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Marshall Henderson
Marshall Henderson
Staff Writer
Posted Jan 29, 2013


He had the ball, his team down six. There was a 1:37 left. Everyone in the building knew he was going to take the shot.


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This was a familiar setting for Marshall Henderson, the face of Ole Miss basketball, who has become a national storyline over the last week with his on-the-court theatrics and penchant for scoring points in bunches.

And the script was set.

No. 16 Ole Miss trailed tradition-rich Kentucky, 80-74. The Rebels had fought back from a 15-point deficit, even pulling to within one. But the Wildcats had extended the lead again. It was his time now. A 3-point shot was needed. He’d have to get Ole Miss close.

A sellout crowd inside Tad Smith Coliseum eagerly awaited the flight of the ball, for another Henderson bucket that would lead to another Ole Miss comeback in a season already filled with come-from-behind wins.

Clank.

He missed off left iron, and Kentucky sealed the Rebels’ first conference loss of the year with a 7-0 run. The Wildcats coasted to an 87-74 win.

“The way everybody’s guarding Marshall, it’s no secret they’re going to switch and extend on all that screening action,” Ole Miss head coach Andy Kennedy said. “You have to play behind it. He wasn’t very efficient.”

Henderson finished the game 5 of 19 from the floor, including 2 of 11 from 3. He was 9 of 12 from the free throw line, bringing his final tally to 21 points. He also grabbed five rebounds.


Student section shows support for Henderson
USA TODAY images

Henderson was put on a national stage on Tuesday. ESPN carried the game, and Ole Miss (17-3, 6-1 SEC) capitalized on the celebrity of its rising star by handing out posters with Henderson’s likeness to the student section, including a life-sized cutout of Henderson with movable arms.

This was the environment Henderson signed up for and another statement game for the Rebels in their search for their first NCAA tournament berth since 2002. But it wasn’t to be. Not on this night.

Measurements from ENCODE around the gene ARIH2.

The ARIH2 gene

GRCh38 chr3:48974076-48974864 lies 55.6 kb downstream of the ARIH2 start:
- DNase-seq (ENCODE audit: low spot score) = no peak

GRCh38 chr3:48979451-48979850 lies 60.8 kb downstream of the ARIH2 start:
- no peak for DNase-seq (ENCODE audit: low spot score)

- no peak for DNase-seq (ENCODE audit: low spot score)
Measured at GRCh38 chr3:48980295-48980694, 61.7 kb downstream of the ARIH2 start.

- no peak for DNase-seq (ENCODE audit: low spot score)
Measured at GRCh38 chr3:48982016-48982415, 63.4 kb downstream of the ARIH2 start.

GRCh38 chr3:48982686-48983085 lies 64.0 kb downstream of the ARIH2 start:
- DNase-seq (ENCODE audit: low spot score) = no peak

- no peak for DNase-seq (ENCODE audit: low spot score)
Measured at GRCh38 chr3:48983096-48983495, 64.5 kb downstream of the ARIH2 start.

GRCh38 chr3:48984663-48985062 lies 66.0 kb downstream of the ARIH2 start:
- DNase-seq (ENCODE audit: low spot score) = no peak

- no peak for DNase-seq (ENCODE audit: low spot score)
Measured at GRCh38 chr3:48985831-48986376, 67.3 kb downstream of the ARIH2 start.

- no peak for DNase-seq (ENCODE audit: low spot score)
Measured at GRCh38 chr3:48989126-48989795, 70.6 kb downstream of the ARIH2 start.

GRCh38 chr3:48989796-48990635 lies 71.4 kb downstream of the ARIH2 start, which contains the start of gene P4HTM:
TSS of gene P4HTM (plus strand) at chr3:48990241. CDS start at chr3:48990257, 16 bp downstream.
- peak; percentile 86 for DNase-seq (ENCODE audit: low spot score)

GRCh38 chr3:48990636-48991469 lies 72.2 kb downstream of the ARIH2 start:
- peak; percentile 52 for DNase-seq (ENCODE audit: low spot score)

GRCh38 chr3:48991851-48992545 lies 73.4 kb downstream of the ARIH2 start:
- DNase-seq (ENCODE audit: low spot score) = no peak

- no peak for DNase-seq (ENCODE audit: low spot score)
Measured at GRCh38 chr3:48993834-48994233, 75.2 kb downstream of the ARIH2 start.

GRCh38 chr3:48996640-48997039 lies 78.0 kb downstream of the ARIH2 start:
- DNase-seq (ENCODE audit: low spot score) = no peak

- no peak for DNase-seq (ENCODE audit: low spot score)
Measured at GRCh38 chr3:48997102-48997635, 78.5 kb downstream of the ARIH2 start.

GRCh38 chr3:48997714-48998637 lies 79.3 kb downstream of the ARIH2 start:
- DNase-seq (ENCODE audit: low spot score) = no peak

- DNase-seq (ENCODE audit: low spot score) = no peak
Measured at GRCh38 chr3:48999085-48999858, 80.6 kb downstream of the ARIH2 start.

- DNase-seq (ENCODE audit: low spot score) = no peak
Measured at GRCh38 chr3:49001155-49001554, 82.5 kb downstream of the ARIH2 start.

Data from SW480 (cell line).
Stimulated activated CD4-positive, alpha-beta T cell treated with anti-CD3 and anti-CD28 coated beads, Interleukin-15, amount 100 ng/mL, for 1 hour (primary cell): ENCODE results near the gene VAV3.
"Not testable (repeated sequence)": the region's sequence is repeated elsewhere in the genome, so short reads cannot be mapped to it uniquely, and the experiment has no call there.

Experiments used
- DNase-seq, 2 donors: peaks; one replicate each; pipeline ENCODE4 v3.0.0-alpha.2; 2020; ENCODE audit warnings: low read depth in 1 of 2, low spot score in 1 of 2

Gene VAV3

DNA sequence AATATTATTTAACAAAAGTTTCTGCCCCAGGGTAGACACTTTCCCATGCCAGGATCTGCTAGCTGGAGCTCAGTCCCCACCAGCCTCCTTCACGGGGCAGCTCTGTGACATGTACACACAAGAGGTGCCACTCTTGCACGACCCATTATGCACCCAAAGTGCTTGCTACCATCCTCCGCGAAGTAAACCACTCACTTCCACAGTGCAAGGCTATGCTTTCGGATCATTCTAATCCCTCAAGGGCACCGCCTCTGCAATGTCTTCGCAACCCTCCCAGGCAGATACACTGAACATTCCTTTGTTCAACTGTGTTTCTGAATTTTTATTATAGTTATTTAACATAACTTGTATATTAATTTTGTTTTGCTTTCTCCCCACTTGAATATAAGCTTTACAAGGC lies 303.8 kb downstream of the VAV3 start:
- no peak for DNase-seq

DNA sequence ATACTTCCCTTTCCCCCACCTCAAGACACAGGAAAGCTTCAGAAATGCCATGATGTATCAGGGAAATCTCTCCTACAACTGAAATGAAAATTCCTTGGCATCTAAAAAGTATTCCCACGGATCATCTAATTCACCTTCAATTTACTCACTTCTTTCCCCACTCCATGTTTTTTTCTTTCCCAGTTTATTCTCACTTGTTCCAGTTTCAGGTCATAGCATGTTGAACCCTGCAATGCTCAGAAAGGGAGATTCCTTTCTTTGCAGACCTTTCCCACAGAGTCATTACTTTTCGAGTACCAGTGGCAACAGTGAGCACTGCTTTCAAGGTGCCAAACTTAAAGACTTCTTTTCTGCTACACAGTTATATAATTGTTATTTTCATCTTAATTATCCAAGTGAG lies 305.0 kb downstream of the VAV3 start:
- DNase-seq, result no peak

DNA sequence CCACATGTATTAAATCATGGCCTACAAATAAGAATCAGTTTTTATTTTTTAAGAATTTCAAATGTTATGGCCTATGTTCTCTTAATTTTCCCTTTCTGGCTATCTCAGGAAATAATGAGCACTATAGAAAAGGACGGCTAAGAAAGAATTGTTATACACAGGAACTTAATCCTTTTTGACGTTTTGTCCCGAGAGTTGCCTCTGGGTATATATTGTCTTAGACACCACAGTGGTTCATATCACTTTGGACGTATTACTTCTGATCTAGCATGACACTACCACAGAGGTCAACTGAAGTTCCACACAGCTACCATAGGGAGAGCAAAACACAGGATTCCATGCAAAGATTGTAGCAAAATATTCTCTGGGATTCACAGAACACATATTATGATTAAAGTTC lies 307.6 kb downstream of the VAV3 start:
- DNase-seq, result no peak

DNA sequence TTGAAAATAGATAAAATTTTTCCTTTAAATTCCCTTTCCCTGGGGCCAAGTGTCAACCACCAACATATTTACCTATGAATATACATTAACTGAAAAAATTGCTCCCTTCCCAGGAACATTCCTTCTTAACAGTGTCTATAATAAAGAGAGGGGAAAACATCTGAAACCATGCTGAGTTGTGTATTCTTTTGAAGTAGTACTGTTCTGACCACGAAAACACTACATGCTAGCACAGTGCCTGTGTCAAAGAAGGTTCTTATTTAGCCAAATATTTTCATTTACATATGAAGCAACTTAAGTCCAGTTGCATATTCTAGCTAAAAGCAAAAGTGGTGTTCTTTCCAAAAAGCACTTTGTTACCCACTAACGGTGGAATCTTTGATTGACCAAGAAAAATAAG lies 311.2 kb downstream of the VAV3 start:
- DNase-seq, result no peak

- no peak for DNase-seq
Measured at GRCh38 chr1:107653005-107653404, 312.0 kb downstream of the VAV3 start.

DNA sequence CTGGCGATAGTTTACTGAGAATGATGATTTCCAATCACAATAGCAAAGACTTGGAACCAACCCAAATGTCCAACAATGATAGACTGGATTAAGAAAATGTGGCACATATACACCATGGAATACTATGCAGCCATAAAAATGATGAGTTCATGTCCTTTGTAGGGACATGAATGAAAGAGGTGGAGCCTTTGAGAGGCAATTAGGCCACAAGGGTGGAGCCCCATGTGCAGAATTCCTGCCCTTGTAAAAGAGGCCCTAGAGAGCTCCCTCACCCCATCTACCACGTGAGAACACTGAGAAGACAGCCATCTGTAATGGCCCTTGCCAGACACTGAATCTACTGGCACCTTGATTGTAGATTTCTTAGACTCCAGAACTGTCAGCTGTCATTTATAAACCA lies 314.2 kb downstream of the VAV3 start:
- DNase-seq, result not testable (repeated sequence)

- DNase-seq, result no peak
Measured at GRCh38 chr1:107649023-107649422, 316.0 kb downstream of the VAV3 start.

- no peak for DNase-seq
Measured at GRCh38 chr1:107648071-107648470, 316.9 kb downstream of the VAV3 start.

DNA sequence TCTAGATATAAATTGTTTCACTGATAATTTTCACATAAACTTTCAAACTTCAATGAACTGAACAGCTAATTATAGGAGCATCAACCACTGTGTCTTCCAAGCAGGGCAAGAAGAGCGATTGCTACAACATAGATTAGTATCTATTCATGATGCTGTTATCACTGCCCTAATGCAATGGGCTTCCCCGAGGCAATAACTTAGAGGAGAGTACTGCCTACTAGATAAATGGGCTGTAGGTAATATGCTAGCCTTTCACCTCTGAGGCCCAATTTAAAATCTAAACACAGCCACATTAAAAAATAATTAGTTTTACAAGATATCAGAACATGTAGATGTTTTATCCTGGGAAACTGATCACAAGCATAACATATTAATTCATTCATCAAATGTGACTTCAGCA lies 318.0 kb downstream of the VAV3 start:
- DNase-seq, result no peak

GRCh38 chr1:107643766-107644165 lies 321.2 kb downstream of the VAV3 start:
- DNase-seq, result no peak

“I was pleased,” Kentucky head coach John Calipari said of his team’s defense against Henderson. “He turned a couple corners, he made a couple. And if you watch, he didn’t make them on the first time.

“He’s a terrific player, an exciting player. To be honest with you, I’ve watched the tape and I’ve smiled watching him play. Enjoy it. Andy’s letting him play like Andy played. If you get it, shoot it. Andy’s done an unbelievable job with this team. We played one of our better games. This is nothing with Ole Miss. We played well.”

Henderson took a back seat to Kentucky forward Nerlens Noel, who despite taking just one shot from the field and missing six of his eight free throws, set a school record with 12 blocked shots.

Kentucky (14-6, 5-2 SEC) has won five of its last seven games.

“He was the difference in the game; I think we would all agree with that,” Kennedy said. “He has an incredible defensive presence, which we knew prior to tonight. Nerlens would not allow the ball to go to the basket.”

“Just unreal to me,” Ole Miss forward Murphy Holloway said of Noel. “Best shot-blocker I’ve played against. He changed the game. He doesn’t have to score points. He can change the whole game.”

Kentucky ran away from Ole Miss in the second half, scoring 30 points in the first 7:30. Kentucky guard Kyle Wiltjer, who had 26 points to lead all scorers, hit two early 3s, setting the tone for a lopsided, 50-36 frame.

Wiltjer finished 10 of 19 from the field and 5 of 12 from 3.


Nerlens Noel
Bruce Newman

“I just tried to be aggressive. They played my shot pretty tightly, so I was able to drive a little bit,” Wiltjer said. “Also, my teammates found me the ball. We did a really good job with transition. It was a good team win.”

Ole Miss shot 33 percent from the floor in the loss, compared to 50 percent for Kentucky. The Rebels did outrebound Kentucky, 52-45, and grabbed 26 offensive rebounds.

Holloway had 10 points and eight rebounds. He became Ole Miss’ all-time leading rebounder, passing Walter Actwood’s record with his 946th rebound in the second half. He’s the only player in the SEC averaging a double-double.

However, Noel all but silenced the 6-foot-7 senior. Noel entered the game leading the SEC in blocked shots with 4.4 per game. He nearly tripled those numbers on Tuesday, made more impressive by his playing with four fouls most of the second half.

“He’s the best shot-blocker I ever played against,” Holloway said of the flat-topped Noel. “Just look at his stats. With Noel down there, I think they’re an NCAA team. It’s tough to score down there. He’s so long, man. He’s a great player.”

Ole Miss returns to action Saturday at No. 4 Florida at 6 p.m. CST.

“It’s going to be hard to bounce back down there,” Holloway said. “The pain I feel right now with losing, knowing that we won so many in a row, it hurts too bad to just lay down and let one turn into two and two into three.”






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